Learn how consumers and ornamental plant growers can protect pollinators at Ag Action Day
Learn how consumers, landscapers and commercial nurseries and greenhouses can protect pollinators in the landscape. The session will also cover 2014 marketing research on the public perception of conventional and alternative pest control practices.
The impact of neonicotinoid insecticides on pollinators has been a hot topic in the news this past year. Many people are concerned insecticide applications used to protect crops from pests may be contributing to the bee decline observed in commercially-managed honey bee colonies. The concern for pollinator health even prompted President Barack Obama to issue a presidential memorandum to create a federal strategy to promote the health of honey bees and other pollinators, which are essential to agriculture, our nation’s economy and environmental health.
In light of the frequent media attention, Michigan State University Extension has developed and published a series of articles that address pollinator concerns, such as “How to Protect Bees in my Yard and Garden,” and are currently working with commercial greenhouse and nursery growers on strategies to protect pollinators. MSU will also be coordinating the First National Conference on Protecting Pollinators in the Ornamental Landscape in collaboration with North Carolina State University. The conference will be held Oct. 13-14, 2015, at the Kanuga Conference Center in Hendersonville, North Carolina.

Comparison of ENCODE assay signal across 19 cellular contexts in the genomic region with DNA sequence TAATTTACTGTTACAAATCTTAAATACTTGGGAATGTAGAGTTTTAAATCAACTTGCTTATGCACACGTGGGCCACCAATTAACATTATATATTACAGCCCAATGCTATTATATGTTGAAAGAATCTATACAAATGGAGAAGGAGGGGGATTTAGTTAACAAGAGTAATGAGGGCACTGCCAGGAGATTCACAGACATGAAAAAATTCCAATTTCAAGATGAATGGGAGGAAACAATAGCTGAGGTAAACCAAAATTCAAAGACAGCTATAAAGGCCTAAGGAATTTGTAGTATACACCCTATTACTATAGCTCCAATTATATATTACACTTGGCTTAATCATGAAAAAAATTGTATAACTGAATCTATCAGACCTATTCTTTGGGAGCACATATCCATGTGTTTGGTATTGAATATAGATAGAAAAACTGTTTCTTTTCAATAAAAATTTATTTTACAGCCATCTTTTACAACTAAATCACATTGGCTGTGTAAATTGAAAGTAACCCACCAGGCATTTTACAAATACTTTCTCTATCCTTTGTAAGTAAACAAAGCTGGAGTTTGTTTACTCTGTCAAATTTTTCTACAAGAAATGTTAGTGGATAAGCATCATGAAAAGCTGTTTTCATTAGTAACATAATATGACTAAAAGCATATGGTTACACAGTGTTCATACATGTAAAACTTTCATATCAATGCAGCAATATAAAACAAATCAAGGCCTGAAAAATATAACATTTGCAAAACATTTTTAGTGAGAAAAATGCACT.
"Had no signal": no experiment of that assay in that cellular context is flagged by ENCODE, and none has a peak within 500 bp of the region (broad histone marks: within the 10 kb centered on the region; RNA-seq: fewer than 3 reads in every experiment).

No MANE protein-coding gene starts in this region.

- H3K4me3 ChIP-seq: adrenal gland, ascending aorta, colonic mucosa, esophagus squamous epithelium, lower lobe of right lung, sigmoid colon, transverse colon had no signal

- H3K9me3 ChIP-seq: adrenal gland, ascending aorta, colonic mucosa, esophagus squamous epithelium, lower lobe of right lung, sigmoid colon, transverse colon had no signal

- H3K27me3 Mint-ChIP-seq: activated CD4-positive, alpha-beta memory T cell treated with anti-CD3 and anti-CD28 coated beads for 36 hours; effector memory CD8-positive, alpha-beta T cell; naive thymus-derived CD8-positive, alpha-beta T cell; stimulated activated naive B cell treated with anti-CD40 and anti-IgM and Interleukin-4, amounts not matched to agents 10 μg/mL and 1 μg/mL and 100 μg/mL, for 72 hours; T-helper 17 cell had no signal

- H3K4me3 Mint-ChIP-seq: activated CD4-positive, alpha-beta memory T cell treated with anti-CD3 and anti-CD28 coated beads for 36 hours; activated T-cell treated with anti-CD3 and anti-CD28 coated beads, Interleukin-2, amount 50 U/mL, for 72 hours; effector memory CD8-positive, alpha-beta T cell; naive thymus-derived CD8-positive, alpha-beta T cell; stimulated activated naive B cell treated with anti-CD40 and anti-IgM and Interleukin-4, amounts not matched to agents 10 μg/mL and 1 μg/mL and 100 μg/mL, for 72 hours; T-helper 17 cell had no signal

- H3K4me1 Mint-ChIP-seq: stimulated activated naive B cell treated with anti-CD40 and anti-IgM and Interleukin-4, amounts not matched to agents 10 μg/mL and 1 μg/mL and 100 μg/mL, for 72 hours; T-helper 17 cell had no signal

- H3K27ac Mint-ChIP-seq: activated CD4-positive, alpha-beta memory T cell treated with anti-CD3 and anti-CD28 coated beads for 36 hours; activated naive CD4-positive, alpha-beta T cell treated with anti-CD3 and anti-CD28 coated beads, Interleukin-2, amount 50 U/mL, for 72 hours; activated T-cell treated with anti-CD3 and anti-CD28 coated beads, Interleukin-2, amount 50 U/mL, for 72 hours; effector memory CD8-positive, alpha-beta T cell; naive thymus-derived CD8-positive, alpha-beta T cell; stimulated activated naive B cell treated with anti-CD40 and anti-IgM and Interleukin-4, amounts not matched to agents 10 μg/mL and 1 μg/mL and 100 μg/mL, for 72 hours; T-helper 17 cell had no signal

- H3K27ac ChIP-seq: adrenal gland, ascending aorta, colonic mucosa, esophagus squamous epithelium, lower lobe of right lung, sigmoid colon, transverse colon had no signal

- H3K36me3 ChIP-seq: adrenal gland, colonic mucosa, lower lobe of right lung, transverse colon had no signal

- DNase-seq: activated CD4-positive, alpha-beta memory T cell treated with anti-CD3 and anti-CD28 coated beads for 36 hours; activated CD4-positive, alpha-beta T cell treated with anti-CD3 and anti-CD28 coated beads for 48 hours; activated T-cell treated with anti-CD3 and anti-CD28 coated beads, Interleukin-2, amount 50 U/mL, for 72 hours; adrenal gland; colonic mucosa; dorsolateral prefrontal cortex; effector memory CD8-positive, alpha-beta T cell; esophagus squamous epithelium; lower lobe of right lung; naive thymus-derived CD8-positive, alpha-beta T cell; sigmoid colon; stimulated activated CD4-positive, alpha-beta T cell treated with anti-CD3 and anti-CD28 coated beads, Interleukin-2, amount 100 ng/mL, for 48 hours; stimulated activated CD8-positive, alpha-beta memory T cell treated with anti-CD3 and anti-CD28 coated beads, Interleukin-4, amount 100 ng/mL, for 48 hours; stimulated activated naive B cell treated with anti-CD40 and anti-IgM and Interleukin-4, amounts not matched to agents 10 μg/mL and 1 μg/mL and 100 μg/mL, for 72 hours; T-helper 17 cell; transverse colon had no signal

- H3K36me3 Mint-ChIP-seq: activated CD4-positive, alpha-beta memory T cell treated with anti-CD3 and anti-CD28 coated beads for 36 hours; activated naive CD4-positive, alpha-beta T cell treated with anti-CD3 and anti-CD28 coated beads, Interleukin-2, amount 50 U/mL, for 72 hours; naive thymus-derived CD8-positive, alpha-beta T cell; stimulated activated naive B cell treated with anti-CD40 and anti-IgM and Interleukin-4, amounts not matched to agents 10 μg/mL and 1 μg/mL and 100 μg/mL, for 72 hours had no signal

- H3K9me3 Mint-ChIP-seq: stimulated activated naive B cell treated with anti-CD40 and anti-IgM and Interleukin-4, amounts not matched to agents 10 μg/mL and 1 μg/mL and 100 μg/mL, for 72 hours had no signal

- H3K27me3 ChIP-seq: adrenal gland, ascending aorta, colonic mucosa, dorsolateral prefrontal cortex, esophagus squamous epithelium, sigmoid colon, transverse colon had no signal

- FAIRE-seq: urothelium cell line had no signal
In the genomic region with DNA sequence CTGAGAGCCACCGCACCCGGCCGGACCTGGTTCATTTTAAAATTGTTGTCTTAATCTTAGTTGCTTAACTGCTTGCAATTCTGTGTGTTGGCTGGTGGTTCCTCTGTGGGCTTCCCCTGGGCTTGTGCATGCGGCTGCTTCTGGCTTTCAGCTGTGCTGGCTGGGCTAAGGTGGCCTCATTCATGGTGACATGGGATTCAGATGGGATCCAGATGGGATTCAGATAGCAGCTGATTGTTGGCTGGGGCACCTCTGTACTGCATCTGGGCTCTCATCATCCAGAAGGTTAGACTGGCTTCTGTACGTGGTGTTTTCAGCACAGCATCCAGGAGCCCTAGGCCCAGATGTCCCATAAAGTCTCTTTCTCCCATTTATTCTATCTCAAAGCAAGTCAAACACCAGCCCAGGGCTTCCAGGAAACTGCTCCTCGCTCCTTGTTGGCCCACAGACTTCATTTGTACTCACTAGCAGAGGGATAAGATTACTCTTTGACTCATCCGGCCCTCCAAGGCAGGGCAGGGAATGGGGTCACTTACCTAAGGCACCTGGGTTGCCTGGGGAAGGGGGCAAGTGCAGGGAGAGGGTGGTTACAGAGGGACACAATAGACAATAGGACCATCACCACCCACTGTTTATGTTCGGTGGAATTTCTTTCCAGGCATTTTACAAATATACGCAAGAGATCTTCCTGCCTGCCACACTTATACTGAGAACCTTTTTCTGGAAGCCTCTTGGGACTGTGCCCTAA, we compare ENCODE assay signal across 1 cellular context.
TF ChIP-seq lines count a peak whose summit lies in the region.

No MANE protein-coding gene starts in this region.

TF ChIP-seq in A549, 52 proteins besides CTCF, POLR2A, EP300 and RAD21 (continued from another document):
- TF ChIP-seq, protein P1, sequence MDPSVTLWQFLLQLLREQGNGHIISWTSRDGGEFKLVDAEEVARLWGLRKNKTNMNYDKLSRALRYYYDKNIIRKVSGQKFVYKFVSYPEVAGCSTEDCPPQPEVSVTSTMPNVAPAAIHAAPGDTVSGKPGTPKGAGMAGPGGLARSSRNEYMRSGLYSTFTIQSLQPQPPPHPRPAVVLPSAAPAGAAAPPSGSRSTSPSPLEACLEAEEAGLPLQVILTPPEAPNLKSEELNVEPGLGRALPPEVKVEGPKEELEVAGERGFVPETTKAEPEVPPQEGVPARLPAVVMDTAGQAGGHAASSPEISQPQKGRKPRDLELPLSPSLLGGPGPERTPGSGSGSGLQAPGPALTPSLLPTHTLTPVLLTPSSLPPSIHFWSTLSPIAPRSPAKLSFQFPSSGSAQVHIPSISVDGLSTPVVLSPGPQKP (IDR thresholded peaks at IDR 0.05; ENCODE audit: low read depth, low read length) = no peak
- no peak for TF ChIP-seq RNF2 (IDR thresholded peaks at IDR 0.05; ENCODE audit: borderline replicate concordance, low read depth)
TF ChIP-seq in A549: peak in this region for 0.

For an opportunity closer to home to learn about pollinator health or the effect of insecticides on pollinators, there will be two 90-minute sessions offered on the topics at Ag Action Day held at the Kalamazoo Valley Community College on Jan. 30, 2015, MSU Extension. Heidi Wollaeger, southwest Michigan greenhouse and nursery Extension educator, will cover how the concern over pollinator health has escalated in the last two years. She will also address how it became a concern for commercial growers of ornamental plants.
Attendees will learn the facts about the effect of insecticides on bee health when they are applied to ornamental plants by commercial ornamental plant growers prior to being delivered to the consumer. This session will highlight the most recent research results from a study performed in 2014 by MSU entomologist Dave Smitley.
Attendees will also learn about the American public’s understanding of pest control practices in plant production, the most important factors contributing to a consumer’s purchasing decision, and their willingness to pay a premium for “bee-friendly” plants. Wollaeger will offer the research results of a national online consumer study. The session will also cover strategies to protect pollinators for both commercial ornamental plant producers in the greenhouse and consumers in their yard and gardens.
John Stone, coordinator of the pesticide safety education program, will also cover pollinator protection. His session is aimed toward landscape professionals or other pesticide applicators. This session will focus more on recent changes to pesticide labels to protect pollinators and how those labels will affect pest management program in the landscape. Stone will also address how to identify beneficial insects that might already be in your yard and garden.
We welcome all to come and learn about this critical issue and learn how you can do your part in protecting pollinators. Register online now! The cost to attend Ag Action Day is $25. For the full list of the other 18 exciting educational sessions, download the flier.